tuscany at jw marriott
For free monthly updates, event invitations and exclusive deals, sign-up for our newsletter!
Enter a keyword such as “Italian” or “Hamburgers” or type the name of the restaurant below.
Tuscany at JW Marriott
December, 2010, Page 150
Photos by David Moore
The JW Marriott’s in-house Italian restaurant offers
sophisticated plates, warm service and a pleasant setting.
Our amiable server asks where we’re from, and when I answer, “here,” she seems amazed, saying she rarely has local guests. That’s a shame, because Tuscany at the JW Marriott is a hidden treasure. Last spring the restaurant turned from high-end into a more relaxed, inexpensive experience with a roster of, for lack of a better term, family-style Italian tapas. It’s casual, snacky food that’s actually quite sophisticated.
There is a bit of a disconnect between the laid-back culinary and service styles and the blandly luxurious series of rooms. But rich autumnal colors, stone, wood and attractive views of the resort grounds offer a reassuring sense of comfort.
The crew is straightforward and welcoming, trained to explain the interactive menu, starting with the antipasti bar. It consists of grilled bread and a choice of one salumi ($12) or one cheese ($9) with three condiments/accompaniments. I ordered both a meat and a cheese for a surcharge of $5, and it was more than enough for two. Excellent ciabatta, creamy, sweet gorgonzola and silky prosciutto meshed nicely with pleasantly musky, fermented garlic spread, whole grain mustard, marinated olives and beefsteak-like “heirloom” tomatoes.
Among the imaginative small plates, we couldn’t get enough of the earthy polenta and mushrooms swirled with rich fontina cheese and dolloped with intense Madeira, mushroom and beef jus ($11). No slouches either were mussels swimming in sweet fennel-spiked broth or scallops with crisp pork belly and smoked paprika (both $13).
Pastas come in individual or sharing sizes. Don’t miss delightful pillowy lemon gnocchi with chunks of crabmeat and an intriguing crunch of breadcrumb ($14/$18), and a deeply vegetal risotto tanged with goat cheese and fresh oregano ($14/$18).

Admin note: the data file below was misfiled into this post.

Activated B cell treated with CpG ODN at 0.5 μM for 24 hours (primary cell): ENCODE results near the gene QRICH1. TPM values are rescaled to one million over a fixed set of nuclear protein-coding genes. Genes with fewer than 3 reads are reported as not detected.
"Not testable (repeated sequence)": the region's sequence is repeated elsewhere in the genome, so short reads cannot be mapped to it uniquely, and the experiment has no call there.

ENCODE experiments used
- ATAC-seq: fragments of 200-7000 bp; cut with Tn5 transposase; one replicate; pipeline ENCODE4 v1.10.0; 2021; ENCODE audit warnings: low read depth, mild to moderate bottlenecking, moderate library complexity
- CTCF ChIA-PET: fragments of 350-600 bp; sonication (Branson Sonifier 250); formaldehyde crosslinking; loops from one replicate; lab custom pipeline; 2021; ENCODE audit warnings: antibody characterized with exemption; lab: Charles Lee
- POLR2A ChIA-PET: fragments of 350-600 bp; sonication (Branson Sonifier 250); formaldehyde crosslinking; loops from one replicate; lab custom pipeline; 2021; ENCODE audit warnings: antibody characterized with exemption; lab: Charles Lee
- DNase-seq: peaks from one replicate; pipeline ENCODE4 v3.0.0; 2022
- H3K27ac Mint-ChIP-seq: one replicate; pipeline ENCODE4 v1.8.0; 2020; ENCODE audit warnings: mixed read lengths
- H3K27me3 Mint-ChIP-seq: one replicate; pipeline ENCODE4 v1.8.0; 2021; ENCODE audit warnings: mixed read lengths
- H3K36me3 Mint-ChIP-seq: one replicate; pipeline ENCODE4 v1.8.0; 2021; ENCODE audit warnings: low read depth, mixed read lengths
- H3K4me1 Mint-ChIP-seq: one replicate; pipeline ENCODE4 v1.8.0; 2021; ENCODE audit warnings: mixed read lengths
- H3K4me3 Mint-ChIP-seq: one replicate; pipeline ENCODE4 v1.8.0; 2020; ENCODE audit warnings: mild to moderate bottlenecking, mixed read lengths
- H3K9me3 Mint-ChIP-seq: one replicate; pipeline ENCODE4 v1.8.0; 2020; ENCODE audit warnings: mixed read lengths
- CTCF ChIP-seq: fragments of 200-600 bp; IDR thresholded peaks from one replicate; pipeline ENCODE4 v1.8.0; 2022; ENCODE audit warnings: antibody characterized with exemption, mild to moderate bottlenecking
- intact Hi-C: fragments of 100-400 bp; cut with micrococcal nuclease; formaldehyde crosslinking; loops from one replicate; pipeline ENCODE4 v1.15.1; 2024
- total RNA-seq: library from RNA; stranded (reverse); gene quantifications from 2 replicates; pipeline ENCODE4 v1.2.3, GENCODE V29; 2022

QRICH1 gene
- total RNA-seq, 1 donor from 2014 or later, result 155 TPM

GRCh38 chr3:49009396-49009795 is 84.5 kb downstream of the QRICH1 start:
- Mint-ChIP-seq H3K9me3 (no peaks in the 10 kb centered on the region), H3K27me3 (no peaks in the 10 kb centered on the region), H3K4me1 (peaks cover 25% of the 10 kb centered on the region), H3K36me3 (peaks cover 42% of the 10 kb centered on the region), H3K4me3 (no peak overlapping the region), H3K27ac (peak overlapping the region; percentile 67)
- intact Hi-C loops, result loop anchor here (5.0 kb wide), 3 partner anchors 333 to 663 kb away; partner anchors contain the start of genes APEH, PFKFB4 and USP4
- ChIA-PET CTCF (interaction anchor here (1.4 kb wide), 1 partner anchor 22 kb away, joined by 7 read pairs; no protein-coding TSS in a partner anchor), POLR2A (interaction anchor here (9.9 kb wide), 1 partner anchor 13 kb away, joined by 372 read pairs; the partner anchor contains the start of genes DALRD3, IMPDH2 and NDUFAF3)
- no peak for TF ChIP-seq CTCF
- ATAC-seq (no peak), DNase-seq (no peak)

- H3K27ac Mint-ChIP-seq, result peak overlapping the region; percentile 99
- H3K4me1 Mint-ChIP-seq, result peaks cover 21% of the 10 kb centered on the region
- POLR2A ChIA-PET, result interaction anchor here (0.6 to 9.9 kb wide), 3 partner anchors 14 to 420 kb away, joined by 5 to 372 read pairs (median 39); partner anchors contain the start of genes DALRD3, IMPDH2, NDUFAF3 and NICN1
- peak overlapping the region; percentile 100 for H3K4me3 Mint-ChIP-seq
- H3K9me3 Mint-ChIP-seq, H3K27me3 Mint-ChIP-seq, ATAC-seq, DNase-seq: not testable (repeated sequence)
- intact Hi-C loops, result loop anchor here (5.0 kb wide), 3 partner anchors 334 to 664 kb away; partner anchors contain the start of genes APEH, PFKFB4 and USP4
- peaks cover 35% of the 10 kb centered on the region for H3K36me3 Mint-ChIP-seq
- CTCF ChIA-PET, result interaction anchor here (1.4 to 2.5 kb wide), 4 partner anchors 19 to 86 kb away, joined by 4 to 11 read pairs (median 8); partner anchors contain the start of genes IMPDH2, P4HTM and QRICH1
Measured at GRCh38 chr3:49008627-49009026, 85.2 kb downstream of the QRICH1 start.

The low-end price ($25) of the bistecca fiorentina entrée reflects the fact this isn’t the traditional porterhouse or T-bone, much less from fabled Chianina cattle. However, a generously portioned rib cap packed with meaty flavor (if just a bit chewy) is a satisfactory substitution. Robust pork osso buco ($24) had all the right qualities: fall-off-the-bone tenderness and rich, long-braised flavor.
The pizza’s ($15) somewhat cracker-like crust and no cushion of mozzarella didn’t thrill, but chunky roasted tomato sauce with high-quality sausage ultimately won me over. The wine list has some very good and relatively reasonable Italian selections by the glass.
Some desserts, like three varieties of “pizookie” (warm cookies cooked like deep-dish pizzas; $10 for two) are kid-friendly. Others are strictly for grownups, like Berries in Heaven, a limoncello-kissed take on zabaglione, and the fritter-like zeppole (both $6).
Tuscany cuts a bella figura, and locals looking for exciting, robust flavors, sophisticated execution, pleasant surroundings and a staff that’s willing to please can do no better.
“Berries in Heaven”
Tuscany at JW Marriott Desert Ridge Resort
: 5360 E. Marriott Dr., Phoenix
: 5 p.m. to 9:30 p.m.,
Tuesday through Sunday
: Antipasti bar (cheese $9, meat $12); polenta with
mushrooms ($11), gnocchi with crab ($14), mussels ($13), scallops ($13), bistecca ($25), osso buco ($24), sausage pizza ($15), zeppole ($6), Berries in Heaven ($6)
© 2007 Copyright Phoenix Magazine 15169 N. Scottsdale Road Suite C310 Scottsdale Arizona 85254
Travel & Outdoors
Best of The Valley
Phoenix Home & Garden Magazine
Advertise With Us
Web Site Design